City approves FreshDirect subsidy

The New York City Industrial Development Agency on Tuesday approved a package of subsidies that will help move the facility for the grocery-delivery giant FreshDirect from Long Island City to the South Bronx.

The measure passed without much contention, with City Comptroller John Liu casting the only “no” vote.

In a press release following the vote, Liu said “it was a bad idea when it was first voted on a year ago, and it’s an even worse one today.”

The city and state have pledged sizeable subsidies to help grocery giant FreshDirect relocate from Queens to the Bronx. Photo: roinks/Flickr

The city and state have pledged sizeable subsidies to help grocery giant FreshDirect relocate from Queens to the Bronx. Photo: roinks/Flickr

The proposed move is set to bring FreshDirect roughly $127 million in city and state subsidies. The project is one of the biggest beneficiaries of economic support under the current administration, according to Liu, who called the plan “another Bloomberg big business boondoggle.”

The online grocer’s proposed move to the Harlem River Yard in the South Bronx has met with opposition from the community and praise from the mayor, Borough President Ruben Diaz, Jr., and Gov. Andrew Cuomo.

A city official on Tuesday morning called FreshDirect’s move to the South Bronx “a huge boost” for the community.

FreshDirect has promised to relocate 2,000 jobs to the area and create 1,000 new positions. One-third of those, FreshDirect announced following Tuesday’s vote, will go to Bronx residents.

“With each approval, we are getting closer and closer to achieving our goal of bringing thousands of good jobs to an area of the city that needs them most,” FreshDirect CEO Jason Ackerman said in a statement.

Plan opponents advised to look at the job numbers skeptically.

“How do we know that’s actually going to happen?” asked Bettina Damiani, project director at Good Jobs New York and a vocal opponent of the plan. “There are no job-related recapture provisions from the IDA that require FreshDirect to create any good jobs for Bronx residents.”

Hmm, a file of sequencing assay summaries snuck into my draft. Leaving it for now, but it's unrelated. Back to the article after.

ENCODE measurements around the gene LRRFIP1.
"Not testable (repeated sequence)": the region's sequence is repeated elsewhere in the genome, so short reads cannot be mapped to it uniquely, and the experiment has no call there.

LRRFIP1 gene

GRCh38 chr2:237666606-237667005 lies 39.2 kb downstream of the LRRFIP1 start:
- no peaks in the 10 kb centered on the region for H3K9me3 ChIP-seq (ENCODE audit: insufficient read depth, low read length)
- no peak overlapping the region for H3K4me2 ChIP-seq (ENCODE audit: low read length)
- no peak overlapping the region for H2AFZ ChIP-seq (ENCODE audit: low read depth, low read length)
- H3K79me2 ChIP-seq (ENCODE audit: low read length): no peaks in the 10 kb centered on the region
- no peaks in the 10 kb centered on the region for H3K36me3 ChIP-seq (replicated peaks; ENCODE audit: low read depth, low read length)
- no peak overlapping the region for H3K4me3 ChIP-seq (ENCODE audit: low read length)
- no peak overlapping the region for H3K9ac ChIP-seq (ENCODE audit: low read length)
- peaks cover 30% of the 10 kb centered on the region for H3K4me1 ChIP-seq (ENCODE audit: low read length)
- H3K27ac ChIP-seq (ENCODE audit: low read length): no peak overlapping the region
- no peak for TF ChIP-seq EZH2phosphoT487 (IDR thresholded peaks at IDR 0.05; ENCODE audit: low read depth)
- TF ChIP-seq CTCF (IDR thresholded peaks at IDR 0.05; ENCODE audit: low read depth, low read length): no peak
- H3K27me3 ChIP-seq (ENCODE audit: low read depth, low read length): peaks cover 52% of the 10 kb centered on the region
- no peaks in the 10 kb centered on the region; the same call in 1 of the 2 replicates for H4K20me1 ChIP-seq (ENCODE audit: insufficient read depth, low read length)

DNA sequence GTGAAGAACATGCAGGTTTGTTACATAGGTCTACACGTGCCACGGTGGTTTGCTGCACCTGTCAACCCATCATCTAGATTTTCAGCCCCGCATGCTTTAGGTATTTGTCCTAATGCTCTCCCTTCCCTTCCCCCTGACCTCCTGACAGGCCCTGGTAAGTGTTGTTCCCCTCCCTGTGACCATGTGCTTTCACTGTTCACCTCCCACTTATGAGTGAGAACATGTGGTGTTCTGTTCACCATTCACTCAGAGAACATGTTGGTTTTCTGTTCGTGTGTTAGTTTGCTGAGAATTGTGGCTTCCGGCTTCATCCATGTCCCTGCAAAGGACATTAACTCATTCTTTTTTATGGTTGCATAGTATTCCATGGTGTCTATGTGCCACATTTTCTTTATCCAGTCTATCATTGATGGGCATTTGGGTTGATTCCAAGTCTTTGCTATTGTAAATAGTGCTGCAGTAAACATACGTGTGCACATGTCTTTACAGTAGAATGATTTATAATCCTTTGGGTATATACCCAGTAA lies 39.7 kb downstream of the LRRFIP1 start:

In a joint reaction with other activist groups fighting against the move, Damiani called the plan “one of the largest corporate giveaways of city subsidies during the Bloomberg administration.”

Approval from the mayor’s office is still needed before the move can go through. Meanwhile, activist groups are appealing a state judge’s recent ruling dismissing a lawsuit against FreshDirect and city and state agencies.

Despite opposition from locals, Community Board 1 in the Bronx showed its support for the project during a recent meeting.

The IDA’s vote will have no bearing on opponents’ ongoing lawsuit seeking to block the move, said Gavin Kearny, a director at New York Lawyers for the Public Interest.

The subsidy approval “doesn’t make the lawsuit obsolete,” Kearny said.

Multiple activist groups — including South Bronx Unite and Good Jobs New York  — say that the move was presented without any community input and would be a environmental hazard to an already congested area of town.

“IDA’s approval of this subsidy for FreshDirect makes the City directly complicit in exacerbating the devastating health crisis in the South Bronx,” said Libertad Guerra, a professor, resident and South Bronx Unite petitioner, “implicating every New York City taxpayer with them.”

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